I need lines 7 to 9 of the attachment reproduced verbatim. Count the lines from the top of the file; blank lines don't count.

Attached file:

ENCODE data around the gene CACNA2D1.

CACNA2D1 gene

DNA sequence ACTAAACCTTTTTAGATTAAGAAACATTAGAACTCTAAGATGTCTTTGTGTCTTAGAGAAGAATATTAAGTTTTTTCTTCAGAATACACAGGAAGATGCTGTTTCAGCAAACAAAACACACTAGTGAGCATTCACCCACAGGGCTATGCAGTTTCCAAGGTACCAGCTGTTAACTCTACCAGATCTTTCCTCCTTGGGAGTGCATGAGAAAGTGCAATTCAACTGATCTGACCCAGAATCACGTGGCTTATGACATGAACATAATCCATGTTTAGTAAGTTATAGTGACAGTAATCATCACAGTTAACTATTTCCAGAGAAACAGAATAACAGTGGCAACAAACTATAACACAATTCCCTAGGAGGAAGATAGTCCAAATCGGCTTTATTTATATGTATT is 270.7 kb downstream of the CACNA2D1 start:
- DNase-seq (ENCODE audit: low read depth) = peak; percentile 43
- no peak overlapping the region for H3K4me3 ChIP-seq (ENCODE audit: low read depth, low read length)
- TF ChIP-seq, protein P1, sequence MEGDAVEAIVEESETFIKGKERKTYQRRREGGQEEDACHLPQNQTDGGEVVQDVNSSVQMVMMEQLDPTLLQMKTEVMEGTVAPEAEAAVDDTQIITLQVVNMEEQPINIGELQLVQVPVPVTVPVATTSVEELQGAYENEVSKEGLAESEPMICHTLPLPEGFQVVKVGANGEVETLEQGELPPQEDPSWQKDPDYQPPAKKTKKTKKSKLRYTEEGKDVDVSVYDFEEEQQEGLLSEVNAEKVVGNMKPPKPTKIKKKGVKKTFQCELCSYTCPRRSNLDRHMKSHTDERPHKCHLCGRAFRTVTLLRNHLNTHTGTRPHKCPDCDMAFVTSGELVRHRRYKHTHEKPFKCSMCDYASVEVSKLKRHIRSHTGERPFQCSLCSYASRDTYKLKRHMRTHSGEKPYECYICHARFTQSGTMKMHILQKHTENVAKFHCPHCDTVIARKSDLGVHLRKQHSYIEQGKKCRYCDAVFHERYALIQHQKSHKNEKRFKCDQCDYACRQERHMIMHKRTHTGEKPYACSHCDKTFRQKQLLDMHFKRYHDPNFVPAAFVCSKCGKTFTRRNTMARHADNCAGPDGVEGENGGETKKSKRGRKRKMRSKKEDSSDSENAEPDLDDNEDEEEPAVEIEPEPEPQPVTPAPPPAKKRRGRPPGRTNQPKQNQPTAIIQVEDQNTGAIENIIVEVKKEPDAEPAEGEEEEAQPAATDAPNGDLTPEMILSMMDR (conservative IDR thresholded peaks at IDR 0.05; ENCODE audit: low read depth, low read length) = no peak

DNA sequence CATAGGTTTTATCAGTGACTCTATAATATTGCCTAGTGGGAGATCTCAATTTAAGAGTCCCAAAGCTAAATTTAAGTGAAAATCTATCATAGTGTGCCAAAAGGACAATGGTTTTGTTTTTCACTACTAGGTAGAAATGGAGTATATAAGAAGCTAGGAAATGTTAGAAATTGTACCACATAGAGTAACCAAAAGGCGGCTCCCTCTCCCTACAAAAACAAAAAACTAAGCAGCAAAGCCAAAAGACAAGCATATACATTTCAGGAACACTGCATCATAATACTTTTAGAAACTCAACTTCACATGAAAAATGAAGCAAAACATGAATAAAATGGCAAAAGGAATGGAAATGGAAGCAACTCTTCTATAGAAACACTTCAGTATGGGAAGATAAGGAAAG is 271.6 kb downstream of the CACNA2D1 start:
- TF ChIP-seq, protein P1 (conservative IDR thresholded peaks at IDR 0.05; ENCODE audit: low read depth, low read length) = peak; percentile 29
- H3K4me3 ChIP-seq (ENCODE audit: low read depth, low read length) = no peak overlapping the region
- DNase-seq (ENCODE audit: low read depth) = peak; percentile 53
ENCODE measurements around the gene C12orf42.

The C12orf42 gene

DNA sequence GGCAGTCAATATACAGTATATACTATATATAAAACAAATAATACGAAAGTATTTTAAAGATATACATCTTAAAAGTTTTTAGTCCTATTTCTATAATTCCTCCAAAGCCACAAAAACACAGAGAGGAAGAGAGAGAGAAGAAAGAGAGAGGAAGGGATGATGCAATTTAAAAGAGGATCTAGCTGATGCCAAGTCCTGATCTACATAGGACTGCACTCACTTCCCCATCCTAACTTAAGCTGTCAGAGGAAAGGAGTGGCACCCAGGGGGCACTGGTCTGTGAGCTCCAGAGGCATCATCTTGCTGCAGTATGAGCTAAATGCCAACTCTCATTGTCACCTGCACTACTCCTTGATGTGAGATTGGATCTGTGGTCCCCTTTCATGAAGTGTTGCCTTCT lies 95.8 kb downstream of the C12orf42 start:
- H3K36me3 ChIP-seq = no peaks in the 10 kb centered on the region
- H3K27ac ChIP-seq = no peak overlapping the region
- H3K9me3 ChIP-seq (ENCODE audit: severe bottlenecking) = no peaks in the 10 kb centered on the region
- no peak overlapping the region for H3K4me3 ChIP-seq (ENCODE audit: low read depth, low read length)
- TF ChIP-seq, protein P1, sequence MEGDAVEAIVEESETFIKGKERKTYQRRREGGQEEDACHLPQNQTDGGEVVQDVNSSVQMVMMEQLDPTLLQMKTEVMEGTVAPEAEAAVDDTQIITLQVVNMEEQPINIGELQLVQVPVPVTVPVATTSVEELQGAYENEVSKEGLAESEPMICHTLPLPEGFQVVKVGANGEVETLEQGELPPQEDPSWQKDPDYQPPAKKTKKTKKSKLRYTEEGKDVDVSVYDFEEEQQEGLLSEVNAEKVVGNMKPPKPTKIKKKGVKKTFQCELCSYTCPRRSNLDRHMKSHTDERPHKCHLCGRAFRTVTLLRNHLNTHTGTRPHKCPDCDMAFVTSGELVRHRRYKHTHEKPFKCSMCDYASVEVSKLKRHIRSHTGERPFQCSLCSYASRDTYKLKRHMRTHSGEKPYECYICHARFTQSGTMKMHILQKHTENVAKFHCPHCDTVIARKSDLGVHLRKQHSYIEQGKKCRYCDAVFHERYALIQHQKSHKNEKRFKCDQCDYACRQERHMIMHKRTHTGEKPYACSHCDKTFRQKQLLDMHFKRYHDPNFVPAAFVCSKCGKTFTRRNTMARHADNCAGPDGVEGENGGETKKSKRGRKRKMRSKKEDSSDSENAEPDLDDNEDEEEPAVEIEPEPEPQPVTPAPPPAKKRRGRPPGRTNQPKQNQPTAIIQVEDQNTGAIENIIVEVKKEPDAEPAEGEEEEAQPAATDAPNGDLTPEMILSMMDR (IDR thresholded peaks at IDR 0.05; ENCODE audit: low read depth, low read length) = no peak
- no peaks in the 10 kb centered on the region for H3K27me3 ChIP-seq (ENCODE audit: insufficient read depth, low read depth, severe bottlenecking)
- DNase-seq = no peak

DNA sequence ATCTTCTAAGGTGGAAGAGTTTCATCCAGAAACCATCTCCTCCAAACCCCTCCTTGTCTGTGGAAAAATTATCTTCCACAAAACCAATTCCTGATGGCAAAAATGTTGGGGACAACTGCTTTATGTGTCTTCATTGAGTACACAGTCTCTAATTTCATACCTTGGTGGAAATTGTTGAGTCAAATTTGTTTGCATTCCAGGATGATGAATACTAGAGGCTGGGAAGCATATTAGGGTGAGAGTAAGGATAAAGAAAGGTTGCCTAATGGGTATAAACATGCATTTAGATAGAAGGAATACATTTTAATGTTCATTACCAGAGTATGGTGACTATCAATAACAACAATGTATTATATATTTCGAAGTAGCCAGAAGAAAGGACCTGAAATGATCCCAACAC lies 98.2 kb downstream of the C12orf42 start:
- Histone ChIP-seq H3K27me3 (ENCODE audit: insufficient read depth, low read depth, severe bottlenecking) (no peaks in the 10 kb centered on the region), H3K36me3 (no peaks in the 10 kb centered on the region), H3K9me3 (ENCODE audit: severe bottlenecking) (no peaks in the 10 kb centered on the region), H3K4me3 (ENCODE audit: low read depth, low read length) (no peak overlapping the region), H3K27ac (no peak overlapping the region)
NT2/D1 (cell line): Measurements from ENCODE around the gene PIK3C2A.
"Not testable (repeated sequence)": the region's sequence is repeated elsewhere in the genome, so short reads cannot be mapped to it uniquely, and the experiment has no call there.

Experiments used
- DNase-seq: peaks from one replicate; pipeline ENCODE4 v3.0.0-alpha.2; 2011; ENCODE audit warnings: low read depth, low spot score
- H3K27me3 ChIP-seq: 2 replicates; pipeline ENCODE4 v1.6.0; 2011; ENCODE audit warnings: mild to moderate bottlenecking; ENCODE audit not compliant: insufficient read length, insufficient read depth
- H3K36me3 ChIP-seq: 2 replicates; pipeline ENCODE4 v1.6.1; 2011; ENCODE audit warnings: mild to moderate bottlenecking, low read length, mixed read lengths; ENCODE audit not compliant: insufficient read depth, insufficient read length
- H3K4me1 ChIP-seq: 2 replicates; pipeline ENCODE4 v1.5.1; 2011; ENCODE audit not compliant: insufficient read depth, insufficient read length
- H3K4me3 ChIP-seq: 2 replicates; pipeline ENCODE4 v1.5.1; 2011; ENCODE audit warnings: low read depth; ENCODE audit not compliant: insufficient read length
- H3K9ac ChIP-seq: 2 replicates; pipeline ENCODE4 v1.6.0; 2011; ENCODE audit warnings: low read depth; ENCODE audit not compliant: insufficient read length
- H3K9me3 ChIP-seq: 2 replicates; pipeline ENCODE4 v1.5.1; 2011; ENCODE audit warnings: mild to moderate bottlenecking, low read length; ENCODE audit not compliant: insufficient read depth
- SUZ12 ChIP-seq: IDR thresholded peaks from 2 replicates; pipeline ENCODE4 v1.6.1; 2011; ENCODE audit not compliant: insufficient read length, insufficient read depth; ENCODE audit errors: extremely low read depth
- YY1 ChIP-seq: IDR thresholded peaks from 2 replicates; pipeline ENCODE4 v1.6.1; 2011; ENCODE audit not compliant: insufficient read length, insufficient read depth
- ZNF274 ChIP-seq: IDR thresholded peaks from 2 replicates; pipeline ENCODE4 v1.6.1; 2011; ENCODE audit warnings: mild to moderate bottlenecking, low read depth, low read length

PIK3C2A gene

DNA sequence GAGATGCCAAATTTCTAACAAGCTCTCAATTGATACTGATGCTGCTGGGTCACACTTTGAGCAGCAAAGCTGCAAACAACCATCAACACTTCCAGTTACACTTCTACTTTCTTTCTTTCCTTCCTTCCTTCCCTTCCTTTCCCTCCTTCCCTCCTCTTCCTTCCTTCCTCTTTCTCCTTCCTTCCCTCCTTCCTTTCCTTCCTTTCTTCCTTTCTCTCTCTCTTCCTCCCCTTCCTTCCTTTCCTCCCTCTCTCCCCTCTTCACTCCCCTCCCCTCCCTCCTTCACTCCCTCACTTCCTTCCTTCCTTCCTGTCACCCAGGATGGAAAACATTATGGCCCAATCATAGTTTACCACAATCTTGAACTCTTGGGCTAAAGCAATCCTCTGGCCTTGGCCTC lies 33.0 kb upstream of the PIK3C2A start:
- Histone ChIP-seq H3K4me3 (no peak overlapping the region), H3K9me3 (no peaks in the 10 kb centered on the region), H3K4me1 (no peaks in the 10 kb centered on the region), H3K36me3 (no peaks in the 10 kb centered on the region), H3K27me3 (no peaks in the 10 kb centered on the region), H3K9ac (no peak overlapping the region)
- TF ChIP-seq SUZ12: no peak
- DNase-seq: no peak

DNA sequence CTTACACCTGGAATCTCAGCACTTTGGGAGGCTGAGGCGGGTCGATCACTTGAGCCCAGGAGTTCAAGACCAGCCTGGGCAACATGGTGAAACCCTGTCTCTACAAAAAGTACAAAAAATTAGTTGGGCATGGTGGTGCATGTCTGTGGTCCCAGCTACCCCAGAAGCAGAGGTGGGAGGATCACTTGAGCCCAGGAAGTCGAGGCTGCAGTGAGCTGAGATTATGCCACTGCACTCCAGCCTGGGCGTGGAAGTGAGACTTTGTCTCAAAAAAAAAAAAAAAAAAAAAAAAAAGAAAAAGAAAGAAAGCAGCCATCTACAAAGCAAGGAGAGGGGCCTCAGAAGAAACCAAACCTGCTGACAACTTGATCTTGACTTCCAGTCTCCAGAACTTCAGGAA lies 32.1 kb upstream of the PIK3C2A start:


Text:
DNA sequence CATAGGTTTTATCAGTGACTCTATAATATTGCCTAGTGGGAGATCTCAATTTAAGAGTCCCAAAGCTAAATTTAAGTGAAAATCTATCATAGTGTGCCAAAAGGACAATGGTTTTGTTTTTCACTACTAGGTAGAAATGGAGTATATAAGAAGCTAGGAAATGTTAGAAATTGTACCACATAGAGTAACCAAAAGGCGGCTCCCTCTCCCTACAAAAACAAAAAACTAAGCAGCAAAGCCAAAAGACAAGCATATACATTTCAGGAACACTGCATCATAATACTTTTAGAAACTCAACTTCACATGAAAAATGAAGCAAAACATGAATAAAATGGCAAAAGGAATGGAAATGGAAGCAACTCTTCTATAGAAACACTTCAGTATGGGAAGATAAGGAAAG is 271.6 kb downstream of the CACNA2D1 start:
- TF ChIP-seq, protein P1 (conservative IDR thresholded peaks at IDR 0.05; ENCODE audit: low read depth, low read length) = peak; percentile 29
- H3K4me3 ChIP-seq (ENCODE audit: low read depth, low read length) = no peak overlapping the region